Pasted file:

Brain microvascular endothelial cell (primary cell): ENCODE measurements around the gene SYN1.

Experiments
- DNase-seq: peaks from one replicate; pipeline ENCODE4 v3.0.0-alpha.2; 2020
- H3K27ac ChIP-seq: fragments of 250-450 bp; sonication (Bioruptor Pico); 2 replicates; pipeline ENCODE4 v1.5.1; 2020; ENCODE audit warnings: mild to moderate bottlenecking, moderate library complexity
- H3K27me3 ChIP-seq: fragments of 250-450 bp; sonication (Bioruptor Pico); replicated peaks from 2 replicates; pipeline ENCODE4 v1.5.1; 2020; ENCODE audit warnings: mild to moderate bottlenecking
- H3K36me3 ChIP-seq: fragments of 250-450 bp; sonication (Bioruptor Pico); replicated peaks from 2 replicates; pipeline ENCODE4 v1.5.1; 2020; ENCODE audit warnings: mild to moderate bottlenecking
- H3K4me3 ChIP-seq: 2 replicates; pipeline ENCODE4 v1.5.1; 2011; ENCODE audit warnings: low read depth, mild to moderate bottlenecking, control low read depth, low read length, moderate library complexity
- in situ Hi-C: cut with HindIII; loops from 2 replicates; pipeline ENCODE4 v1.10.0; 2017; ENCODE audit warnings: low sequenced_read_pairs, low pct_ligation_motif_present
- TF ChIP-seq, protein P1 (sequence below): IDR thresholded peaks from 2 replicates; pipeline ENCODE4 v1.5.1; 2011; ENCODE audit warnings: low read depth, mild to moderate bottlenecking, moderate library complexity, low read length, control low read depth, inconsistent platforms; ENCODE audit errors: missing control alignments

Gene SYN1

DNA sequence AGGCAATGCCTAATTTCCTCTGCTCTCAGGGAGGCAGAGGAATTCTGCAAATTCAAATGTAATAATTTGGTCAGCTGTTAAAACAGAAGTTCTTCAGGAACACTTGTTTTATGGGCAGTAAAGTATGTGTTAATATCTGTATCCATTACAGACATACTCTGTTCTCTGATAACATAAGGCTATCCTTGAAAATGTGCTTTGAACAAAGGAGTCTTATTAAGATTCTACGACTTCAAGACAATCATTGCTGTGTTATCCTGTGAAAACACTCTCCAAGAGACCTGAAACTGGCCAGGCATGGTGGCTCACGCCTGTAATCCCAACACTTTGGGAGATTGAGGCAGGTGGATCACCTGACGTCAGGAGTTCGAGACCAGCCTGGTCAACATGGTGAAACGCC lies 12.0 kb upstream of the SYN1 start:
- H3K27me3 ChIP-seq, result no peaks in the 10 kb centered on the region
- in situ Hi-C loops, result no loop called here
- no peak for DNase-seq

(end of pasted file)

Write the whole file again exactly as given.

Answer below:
Brain microvascular endothelial cell (primary cell): ENCODE measurements around the gene SYN1.

Experiments
- DNase-seq: peaks from one replicate; pipeline ENCODE4 v3.0.0-alpha.2; 2020
- H3K27ac ChIP-seq: fragments of 250-450 bp; sonication (Bioruptor Pico); 2 replicates; pipeline ENCODE4 v1.5.1; 2020; ENCODE audit warnings: mild to moderate bottlenecking, moderate library complexity
- H3K27me3 ChIP-seq: fragments of 250-450 bp; sonication (Bioruptor Pico); replicated peaks from 2 replicates; pipeline ENCODE4 v1.5.1; 2020; ENCODE audit warnings: mild to moderate bottlenecking
- H3K36me3 ChIP-seq: fragments of 250-450 bp; sonication (Bioruptor Pico); replicated peaks from 2 replicates; pipeline ENCODE4 v1.5.1; 2020; ENCODE audit warnings: mild to moderate bottlenecking
- H3K4me3 ChIP-seq: 2 replicates; pipeline ENCODE4 v1.5.1; 2011; ENCODE audit warnings: low read depth, mild to moderate bottlenecking, control low read depth, low read length, moderate library complexity
- in situ Hi-C: cut with HindIII; loops from 2 replicates; pipeline ENCODE4 v1.10.0; 2017; ENCODE audit warnings: low sequenced_read_pairs, low pct_ligation_motif_present
- TF ChIP-seq, protein P1 (sequence below): IDR thresholded peaks from 2 replicates; pipeline ENCODE4 v1.5.1; 2011; ENCODE audit warnings: low read depth, mild to moderate bottlenecking, moderate library complexity, low read length, control low read depth, inconsistent platforms; ENCODE audit errors: missing control alignments

Gene SYN1

DNA sequence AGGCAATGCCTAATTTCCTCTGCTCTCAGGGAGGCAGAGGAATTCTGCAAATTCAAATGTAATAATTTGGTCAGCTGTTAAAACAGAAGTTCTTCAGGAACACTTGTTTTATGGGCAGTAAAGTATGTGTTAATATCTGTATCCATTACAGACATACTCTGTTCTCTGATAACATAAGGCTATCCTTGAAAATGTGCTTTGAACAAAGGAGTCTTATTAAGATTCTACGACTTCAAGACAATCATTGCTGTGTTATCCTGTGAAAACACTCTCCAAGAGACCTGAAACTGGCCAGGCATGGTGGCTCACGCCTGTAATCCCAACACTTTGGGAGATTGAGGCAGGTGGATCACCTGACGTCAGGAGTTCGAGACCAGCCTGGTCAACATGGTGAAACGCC lies 12.0 kb upstream of the SYN1 start:
- H3K27me3 ChIP-seq, result no peaks in the 10 kb centered on the region
- in situ Hi-C loops, result no loop called here
- no peak for DNase-seq